Unknown Planet May Exist in Our Solar System, Experts Say

Astronomers have been searching for evidence that Planet Nine exists for years

<p>Tobias Roetsch/Future Publishing via Getty</p> Artist rendering of the proposed Planet Nine.

Tobias Roetsch/Future Publishing via Getty

Artist rendering of the proposed Planet Nine.

Researchers have found more evidence that there is an unknown planet in our solar system.

Astronomers have been searching for proof that Planet Nine — also known as Planet X — exists for years now. However, according to a recent study, "a new line of evidence supporting the existence" of the planet, thought to be circling the Sun in an orbit past Neptune, has now been discovered.

It's been reported that the as-of-yet undiscovered planet would help explain the unusual orbits of a series of objects on the edge of our solar system, The Independent reported.

Astronomer Konstantin Batygin and his team wrote about their findings in a new study, which was uploaded to arXiv on April 17. The work focuses on a "more conventional class" of trans-Neptunian objects (TNOs), meaning any minor planet orbiting the sun at a greater average distance than Neptune.

The study looks further into objects that have crossed Neptune and how the orbits were affected, taking into consideration things like the Galactic tide and passing stars, per the outlet.

<p>Getty</p> A stock image of the solar system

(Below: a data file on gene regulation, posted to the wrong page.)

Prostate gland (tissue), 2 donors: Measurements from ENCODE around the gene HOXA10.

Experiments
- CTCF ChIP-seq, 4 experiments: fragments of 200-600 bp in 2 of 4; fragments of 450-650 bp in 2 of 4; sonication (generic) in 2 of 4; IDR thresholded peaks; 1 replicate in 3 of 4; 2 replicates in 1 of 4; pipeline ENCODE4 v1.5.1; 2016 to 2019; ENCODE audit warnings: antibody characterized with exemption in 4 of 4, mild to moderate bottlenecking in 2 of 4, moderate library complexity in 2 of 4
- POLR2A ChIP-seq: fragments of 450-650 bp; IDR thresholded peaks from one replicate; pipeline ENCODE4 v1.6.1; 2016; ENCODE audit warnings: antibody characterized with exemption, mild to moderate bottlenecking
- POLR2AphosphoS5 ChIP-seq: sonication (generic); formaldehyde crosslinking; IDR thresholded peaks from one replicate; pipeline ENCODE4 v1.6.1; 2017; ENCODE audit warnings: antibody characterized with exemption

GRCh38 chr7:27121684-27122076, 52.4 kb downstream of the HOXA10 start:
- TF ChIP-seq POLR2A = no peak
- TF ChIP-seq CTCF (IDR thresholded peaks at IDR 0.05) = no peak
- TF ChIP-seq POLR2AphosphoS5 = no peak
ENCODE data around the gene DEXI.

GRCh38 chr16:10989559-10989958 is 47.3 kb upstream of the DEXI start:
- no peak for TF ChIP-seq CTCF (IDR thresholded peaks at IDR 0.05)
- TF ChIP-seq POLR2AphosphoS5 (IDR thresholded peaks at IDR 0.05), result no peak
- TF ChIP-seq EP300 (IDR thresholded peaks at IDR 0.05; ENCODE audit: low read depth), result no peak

A stock image of the solar system

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"The solar system’s distant reaches exhibit a wealth of anomalous dynamical structure, hinting at the presence of a yet-undetected, massive trans-Neptunian body — Planet 9," the study abstract states.

"Previous analyses have shown how orbital evolution induced by this object can explain the origins of a broad assortment of exotic orbits, ranging from those characterized by high perihelia to those with extreme inclinations," the study adds.

Elsewhere in the study, it states that the team's "calculations show that the distribution of the observed orbits strongly supports the presence of the unseen planet."

Despite the planet not yet being discovered, the team has high hopes for the Vera C Rubin Observatory, which is currently under construction in Chile.

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"With an 8.4-meter mirror and the largest camera ever built for astronomy and astrophysics, Vera C. Rubin Observatory will capture the cosmos in exquisite detail and help answer some of our biggest questions about the Universe," the observatory's website confirms.

“This upcoming phase of exploration promises to provide critical insights into the mysteries of our solar system’s outer reaches,” Batygin and his team conclude in the study.

The study comes after Michael E. Brown, who was also credited with the recent study, spoke about where Planet Nine is likely to be.

"We have ruled out most of the places where the planet could be," the astronomer told Live Science earlier this year. "Now we have to do the much harder job of searching the area that is further away."

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Brown pointed out that "there are many things in the sky that change month after month," like asteroids and comets.

"As a result, it's like playing a game of connecting the dots in a very computationally intensive way," Brown added.

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